History is seemingly everywhere you look in Japan. There are many shrines, temples and castles, but even ordinary locations can mask sites of great historical significance.
A small, stone monument stands at a quiet crossroads in the suburbs of Kamakura. Contrary to first impressions, the stone and the tree next to it actually mark an important place in history — not only for Kamakura but the whole of Japan. That spot is the center of where Minamoto no Yoritomo’s palace once stood.
The Okura Bakufu was the palace complex of the first shogunate in Japan, becoming arguably the most powerful place in the country. Built in 1180, the complex stretched from the current location of Yoritomo’s tomb to the Matsuura Kaido, consisting of various mansions and administration buildings. After defeating rival clans, most prominently the Taira and Heike, Yoritomo was able to build a strong military administration centered in Kamakura.
Just 100 meters north of the stone, steps rise into the woodland and lead to the Shirahata shrine, which hosts the tomb of Yoritomo, the first Shogun of Japan. Although historical evidence that the former Shogun’s remains actually lie there is still elusive, a small cenotaph marks the tomb. A funeral temple stood in the spot called Hokke-do through much of the Edo Period.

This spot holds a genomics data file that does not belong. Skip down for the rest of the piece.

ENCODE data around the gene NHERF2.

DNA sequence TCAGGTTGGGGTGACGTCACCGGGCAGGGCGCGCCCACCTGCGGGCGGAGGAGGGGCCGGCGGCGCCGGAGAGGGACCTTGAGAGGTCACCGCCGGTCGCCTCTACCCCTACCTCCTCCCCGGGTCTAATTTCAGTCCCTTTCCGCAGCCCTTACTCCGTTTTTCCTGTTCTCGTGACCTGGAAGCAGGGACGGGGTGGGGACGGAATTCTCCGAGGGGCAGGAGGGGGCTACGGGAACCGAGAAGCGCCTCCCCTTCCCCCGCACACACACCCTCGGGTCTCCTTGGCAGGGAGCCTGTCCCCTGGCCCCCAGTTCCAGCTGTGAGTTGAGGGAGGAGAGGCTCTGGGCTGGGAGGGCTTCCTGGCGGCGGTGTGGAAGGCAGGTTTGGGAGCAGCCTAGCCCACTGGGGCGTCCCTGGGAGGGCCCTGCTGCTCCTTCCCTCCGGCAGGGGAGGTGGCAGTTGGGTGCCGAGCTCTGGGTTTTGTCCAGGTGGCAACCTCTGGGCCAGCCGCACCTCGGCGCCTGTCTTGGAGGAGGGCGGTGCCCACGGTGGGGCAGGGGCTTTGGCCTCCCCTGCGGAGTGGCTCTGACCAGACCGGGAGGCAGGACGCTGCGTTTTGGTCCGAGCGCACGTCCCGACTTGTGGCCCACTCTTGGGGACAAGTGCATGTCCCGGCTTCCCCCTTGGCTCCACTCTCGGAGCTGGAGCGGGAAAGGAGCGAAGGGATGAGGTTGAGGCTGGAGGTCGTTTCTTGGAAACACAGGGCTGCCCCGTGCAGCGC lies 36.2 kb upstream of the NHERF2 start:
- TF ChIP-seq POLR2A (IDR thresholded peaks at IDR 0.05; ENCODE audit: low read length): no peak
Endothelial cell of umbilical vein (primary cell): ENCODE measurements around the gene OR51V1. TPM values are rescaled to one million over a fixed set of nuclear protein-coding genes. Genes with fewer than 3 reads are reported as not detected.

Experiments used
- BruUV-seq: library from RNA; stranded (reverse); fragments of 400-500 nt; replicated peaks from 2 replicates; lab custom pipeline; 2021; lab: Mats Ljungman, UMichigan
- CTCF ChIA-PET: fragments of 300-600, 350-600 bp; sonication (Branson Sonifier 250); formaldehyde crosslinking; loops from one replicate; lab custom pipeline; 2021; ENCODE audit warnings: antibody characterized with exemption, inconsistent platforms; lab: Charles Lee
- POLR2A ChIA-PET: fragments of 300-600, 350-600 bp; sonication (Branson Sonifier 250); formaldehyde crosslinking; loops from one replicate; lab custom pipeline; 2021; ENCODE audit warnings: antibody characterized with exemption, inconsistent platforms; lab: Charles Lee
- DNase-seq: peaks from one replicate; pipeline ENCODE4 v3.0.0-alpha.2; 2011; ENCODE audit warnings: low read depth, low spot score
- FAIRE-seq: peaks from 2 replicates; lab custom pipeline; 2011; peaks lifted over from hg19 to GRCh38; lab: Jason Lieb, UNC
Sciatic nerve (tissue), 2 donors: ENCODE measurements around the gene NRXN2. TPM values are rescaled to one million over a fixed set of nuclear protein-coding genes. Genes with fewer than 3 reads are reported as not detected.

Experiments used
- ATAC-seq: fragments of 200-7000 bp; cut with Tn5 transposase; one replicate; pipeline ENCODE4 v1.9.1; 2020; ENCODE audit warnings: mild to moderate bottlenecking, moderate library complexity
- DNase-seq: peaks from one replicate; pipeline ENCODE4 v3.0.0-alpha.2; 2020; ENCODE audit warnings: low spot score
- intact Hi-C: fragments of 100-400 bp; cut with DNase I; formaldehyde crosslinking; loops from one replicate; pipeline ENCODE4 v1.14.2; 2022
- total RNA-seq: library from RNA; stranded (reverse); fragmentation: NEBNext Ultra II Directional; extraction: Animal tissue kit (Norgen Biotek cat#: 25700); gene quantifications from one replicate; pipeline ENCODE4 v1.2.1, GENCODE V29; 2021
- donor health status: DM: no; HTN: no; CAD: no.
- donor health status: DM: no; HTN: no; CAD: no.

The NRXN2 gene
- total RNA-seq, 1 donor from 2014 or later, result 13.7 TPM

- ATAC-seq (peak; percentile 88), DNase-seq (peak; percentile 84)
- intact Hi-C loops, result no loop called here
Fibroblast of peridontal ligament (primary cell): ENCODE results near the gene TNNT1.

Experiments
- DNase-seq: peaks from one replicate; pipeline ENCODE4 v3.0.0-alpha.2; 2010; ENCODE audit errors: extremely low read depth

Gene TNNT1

These adjacent sites mark instrumental places in the development of the shogunate system and the samurai in Japan. This feudal, regional power-based system would come to define Japan for the next 700 years. When many people think of Japanese history, among the most prominent in their thoughts are the samurai, the romanticized fighters whom history says were bound by principle and honor. These sites are a must for travelers with an interest in this aspect of Japanese history. You can feel the historical importance in the air.
|Name||Minamoto no Yoritomo's tomb|
|Address||2-5 Nishimikado, Kamakura-city, Kanagawa Prefecture|
|Access||[map]2-5 Nishimikado, Kamakura-city, Kanagawa Prefecture[/map]|